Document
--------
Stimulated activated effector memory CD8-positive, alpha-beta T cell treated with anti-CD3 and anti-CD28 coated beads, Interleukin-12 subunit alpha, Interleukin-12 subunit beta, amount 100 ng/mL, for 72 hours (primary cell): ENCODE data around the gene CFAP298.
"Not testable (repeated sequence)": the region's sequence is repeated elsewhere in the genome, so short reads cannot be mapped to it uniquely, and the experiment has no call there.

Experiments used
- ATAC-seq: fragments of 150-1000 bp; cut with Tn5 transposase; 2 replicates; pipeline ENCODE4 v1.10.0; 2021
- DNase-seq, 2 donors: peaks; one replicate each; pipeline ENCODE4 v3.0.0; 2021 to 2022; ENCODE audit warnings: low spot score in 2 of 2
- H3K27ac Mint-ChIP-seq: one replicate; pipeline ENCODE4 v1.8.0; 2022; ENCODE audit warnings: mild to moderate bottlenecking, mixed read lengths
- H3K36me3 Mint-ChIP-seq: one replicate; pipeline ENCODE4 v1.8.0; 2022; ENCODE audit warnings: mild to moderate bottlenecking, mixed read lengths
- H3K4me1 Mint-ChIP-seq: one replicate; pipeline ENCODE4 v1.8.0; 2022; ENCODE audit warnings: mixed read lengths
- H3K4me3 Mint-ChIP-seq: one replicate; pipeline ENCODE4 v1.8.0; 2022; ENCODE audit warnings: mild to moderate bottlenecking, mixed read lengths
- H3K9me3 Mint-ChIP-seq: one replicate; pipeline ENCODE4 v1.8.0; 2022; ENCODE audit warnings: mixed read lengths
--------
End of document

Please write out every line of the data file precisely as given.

Stimulated activated effector memory CD8-positive, alpha-beta T cell treated with anti-CD3 and anti-CD28 coated beads, Interleukin-12 subunit alpha, Interleukin-12 subunit beta, amount 100 ng/mL, for 72 hours (primary cell): ENCODE data around the gene CFAP298.
"Not testable (repeated sequence)": the region's sequence is repeated elsewhere in the genome, so short reads cannot be mapped to it uniquely, and the experiment has no call there.

Experiments used
- ATAC-seq: fragments of 150-1000 bp; cut with Tn5 transposase; 2 replicates; pipeline ENCODE4 v1.10.0; 2021
- DNase-seq, 2 donors: peaks; one replicate each; pipeline ENCODE4 v3.0.0; 2021 to 2022; ENCODE audit warnings: low spot score in 2 of 2
- H3K27ac Mint-ChIP-seq: one replicate; pipeline ENCODE4 v1.8.0; 2022; ENCODE audit warnings: mild to moderate bottlenecking, mixed read lengths
- H3K36me3 Mint-ChIP-seq: one replicate; pipeline ENCODE4 v1.8.0; 2022; ENCODE audit warnings: mild to moderate bottlenecking, mixed read lengths
- H3K4me1 Mint-ChIP-seq: one replicate; pipeline ENCODE4 v1.8.0; 2022; ENCODE audit warnings: mixed read lengths
- H3K4me3 Mint-ChIP-seq: one replicate; pipeline ENCODE4 v1.8.0; 2022; ENCODE audit warnings: mild to moderate bottlenecking, mixed read lengths
- H3K9me3 Mint-ChIP-seq: one replicate; pipeline ENCODE4 v1.8.0; 2022; ENCODE audit warnings: mixed read lengths